Oleanders are hardy trees suited to the southern United States, that once established require very little care and are remarkably drought-tolerant. They are not only relatively carefree but produce aromatic blossoms in a slew of colors set off by their deep green, large, leathery leaves. How about watering oleander? Since they are drought-tolerant, how often do you need to water oleander bushes? Read on to learn more.
Oleander Watering Requirements
Oleanders grow anywhere from 6-12 feet (2 to 3.5 m.) tall and wide and some up to 20 feet (6 m.) tall. They are suited to the west coast, southern states, Florida and Texas. As mentioned, they tolerate dry conditions as well as wind and salty or marshy soils. They bloom from summer through to fall, punctuating the landscape with their colorful blossoms and heavenly scent.
They are cold hardy down to 15-20 degrees F. (10 to -6 C.), although there will be some damage at those temps. Luckily, oleander will generally bounce back from any frost damage. They can be grown in USDA zones 9-11.
All this uncomplicated, effortless growth on the oleander’s part may make you think you don’t need to do anything to care for the tree. Think again, even oleander has irrigation needs. Okay then, so what are the requirements for oleander watering? How often do you need to water oleander bushes?
Oleander Irrigation Needs
It is a fallacy that you do not need to be watering your oleander plants. It is a simple jump from learning they do not need much water to the idea that you need not be watering oleander.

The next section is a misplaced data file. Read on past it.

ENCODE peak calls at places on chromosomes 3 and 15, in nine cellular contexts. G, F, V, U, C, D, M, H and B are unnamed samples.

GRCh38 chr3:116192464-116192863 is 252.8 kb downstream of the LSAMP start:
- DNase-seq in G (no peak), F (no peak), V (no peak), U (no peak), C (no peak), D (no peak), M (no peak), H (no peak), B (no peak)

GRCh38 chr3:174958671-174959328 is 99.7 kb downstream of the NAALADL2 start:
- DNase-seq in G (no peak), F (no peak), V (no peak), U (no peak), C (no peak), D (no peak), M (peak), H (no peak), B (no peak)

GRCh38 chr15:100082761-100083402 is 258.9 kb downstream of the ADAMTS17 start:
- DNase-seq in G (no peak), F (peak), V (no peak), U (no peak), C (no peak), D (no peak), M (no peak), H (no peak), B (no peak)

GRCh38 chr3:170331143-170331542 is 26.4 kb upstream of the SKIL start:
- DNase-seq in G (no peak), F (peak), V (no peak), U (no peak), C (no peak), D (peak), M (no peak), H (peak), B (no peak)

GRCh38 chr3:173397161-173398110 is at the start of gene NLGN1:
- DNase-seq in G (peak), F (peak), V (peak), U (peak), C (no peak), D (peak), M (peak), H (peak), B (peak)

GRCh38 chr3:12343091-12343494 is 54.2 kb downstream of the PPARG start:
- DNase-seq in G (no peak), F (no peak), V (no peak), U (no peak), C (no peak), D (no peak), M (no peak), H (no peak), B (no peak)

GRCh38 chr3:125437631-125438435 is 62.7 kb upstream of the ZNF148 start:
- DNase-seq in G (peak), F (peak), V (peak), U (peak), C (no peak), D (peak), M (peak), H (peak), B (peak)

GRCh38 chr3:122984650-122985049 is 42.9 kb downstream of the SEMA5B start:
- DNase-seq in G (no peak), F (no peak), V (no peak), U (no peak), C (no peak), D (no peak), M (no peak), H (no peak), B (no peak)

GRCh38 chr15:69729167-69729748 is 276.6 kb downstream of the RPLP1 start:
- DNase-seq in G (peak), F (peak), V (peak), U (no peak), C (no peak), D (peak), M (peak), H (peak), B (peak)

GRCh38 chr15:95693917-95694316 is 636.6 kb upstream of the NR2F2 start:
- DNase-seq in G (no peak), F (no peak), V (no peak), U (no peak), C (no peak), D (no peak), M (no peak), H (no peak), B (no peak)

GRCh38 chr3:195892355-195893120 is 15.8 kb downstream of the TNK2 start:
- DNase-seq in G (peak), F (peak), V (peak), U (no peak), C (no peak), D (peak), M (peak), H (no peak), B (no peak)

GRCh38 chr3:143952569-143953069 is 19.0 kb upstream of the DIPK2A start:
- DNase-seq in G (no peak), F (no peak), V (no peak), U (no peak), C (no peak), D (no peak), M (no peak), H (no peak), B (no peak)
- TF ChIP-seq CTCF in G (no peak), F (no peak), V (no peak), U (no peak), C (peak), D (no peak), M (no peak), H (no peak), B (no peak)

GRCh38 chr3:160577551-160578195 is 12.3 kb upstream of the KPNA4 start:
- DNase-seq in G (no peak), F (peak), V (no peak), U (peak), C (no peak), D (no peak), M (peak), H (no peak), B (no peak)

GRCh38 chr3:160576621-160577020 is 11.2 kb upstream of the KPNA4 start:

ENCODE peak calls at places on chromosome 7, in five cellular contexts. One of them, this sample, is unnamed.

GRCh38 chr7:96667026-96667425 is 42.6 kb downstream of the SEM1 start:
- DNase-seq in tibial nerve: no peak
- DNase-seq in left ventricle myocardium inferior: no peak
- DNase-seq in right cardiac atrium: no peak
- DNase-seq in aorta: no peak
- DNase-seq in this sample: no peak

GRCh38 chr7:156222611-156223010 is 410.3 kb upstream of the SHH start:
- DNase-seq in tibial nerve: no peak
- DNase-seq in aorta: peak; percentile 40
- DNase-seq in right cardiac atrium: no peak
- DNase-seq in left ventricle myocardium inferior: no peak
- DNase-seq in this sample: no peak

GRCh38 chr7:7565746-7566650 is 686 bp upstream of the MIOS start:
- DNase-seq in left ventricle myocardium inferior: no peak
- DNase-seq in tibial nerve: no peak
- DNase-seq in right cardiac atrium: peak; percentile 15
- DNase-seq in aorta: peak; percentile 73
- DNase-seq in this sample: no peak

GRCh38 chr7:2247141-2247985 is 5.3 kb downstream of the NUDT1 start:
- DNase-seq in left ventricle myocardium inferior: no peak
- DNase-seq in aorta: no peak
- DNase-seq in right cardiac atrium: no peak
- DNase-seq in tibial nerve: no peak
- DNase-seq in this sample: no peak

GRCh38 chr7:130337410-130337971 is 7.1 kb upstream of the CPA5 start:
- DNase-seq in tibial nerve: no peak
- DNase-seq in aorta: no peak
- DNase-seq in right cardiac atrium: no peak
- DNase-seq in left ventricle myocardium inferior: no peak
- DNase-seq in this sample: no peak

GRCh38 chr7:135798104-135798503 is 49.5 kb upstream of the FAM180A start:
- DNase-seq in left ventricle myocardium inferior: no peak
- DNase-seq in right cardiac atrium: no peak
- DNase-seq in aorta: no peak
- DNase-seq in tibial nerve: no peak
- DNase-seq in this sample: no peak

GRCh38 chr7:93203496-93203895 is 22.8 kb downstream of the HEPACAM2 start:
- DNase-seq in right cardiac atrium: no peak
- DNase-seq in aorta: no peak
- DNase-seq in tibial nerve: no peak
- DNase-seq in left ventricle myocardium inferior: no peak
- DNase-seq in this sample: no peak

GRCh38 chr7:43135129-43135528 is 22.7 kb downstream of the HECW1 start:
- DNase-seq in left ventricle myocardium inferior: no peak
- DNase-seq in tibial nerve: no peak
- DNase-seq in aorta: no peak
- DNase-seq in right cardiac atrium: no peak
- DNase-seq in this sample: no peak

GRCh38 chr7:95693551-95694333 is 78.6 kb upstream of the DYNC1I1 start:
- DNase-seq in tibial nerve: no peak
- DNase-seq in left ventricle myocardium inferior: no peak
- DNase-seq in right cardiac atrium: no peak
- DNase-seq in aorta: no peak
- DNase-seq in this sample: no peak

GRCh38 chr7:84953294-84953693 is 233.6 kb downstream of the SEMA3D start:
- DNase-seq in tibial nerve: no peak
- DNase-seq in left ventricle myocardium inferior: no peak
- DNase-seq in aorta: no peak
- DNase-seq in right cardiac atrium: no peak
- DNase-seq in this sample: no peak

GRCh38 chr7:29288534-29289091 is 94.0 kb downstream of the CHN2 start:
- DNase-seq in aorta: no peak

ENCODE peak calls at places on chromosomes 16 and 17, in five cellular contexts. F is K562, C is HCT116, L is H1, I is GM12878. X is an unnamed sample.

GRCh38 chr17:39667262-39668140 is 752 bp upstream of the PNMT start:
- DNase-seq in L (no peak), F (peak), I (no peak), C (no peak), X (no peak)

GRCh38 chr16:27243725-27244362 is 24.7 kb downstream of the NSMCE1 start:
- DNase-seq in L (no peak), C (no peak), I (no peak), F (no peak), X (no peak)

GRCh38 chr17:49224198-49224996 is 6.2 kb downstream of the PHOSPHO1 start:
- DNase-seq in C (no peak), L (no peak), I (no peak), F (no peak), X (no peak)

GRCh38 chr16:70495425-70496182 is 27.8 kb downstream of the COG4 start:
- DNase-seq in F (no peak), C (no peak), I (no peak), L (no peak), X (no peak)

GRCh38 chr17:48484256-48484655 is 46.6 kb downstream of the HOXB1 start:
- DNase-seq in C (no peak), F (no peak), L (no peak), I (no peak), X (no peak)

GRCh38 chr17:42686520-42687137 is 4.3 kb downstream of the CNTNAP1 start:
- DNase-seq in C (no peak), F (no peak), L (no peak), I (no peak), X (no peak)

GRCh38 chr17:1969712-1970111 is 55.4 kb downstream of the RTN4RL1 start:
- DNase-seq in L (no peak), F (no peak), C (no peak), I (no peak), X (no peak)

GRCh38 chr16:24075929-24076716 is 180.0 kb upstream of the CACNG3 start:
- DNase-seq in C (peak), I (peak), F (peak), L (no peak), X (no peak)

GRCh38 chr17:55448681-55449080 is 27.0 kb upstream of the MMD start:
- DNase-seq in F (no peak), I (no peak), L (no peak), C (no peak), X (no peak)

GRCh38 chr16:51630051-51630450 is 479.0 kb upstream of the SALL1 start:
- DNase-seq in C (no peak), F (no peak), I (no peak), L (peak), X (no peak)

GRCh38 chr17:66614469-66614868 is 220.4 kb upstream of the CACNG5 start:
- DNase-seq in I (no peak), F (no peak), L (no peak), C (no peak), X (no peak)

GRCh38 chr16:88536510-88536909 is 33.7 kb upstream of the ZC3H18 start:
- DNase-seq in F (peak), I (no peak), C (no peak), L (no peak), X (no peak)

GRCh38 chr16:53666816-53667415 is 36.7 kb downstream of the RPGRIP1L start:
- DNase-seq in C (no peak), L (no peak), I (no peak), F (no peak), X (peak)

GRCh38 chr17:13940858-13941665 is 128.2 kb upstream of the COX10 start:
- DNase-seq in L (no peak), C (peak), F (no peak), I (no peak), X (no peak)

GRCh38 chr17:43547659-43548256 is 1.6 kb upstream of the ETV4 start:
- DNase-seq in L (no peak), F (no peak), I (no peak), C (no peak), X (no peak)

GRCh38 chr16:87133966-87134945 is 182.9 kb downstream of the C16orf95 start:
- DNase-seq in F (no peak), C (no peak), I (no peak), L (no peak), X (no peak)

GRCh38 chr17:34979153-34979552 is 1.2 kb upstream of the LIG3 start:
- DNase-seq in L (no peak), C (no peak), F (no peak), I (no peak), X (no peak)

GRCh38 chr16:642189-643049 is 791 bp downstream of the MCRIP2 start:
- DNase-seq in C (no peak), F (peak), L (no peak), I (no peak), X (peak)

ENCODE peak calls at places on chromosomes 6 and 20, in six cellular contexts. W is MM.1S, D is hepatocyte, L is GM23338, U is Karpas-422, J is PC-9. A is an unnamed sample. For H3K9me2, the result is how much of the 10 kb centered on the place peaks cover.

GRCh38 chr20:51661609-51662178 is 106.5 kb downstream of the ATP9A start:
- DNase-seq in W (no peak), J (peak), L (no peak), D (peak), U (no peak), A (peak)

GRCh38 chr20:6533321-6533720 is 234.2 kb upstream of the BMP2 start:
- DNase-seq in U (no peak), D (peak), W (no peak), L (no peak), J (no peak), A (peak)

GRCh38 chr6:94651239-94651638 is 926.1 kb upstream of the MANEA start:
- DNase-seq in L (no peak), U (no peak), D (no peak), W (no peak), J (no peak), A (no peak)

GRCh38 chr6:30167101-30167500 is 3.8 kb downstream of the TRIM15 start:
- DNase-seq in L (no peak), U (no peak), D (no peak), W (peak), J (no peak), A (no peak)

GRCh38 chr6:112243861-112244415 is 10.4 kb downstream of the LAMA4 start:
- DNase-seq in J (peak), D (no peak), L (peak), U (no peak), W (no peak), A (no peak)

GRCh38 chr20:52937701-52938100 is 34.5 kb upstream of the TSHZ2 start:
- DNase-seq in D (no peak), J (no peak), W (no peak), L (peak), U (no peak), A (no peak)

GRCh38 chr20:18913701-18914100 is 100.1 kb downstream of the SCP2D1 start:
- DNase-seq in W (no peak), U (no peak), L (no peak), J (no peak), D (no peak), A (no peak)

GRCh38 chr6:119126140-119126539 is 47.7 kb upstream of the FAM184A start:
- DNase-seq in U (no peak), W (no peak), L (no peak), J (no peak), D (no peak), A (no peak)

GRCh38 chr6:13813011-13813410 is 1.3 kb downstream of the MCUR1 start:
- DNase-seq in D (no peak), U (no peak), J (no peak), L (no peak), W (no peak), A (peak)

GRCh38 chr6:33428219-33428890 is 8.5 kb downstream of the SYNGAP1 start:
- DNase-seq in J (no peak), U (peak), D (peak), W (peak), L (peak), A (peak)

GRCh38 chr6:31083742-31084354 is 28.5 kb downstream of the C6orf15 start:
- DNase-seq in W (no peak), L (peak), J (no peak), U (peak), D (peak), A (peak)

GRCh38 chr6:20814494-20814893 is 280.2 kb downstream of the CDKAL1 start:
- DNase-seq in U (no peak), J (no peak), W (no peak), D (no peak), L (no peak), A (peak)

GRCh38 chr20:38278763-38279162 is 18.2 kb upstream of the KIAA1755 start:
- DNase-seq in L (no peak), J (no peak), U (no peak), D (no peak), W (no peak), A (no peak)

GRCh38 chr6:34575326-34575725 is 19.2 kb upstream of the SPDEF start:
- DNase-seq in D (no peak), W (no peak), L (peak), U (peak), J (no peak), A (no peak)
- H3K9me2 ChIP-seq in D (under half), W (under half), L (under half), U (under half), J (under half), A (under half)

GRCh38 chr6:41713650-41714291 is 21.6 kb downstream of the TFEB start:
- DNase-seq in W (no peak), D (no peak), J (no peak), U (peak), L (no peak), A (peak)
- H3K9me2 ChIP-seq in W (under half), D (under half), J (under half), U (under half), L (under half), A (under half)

The truth is that while they will withstand a lack of water, they certainly aren’t at their best. They begin to drop their foliage, leaving the tree with an open canopy. This is a signal that they aren’t very happy. The great news is that with some adequate irrigation again, they quickly bounce back.
So how much should you be watering oleander plants? They like to be watered as much as you would water your shade trees – deeply every three days. To aid in water retention, create a reservoir or dike that is 2-4 inches (5 to 10 cm.) tall around the trunk of the tree. Also, if it is especially arid and has been, mist the plant to help stave off defoliation.
If you know that you are going to go into a particularly hot, dry stretch, you can prune out 1/3 to ¼ of the foliage. Remove any growth at the tips that are young or tender and would easily dry out.
Most established oleanders will have little trouble with drought conditions but be aware that they do affect the plant. You will likely have reduced growth and limited flower production during these times. Watering your oleander plants with a supplemental 1-2 inches (2.5 to 5 cm.) per week during dry weather will promote growth and more profuse flowering.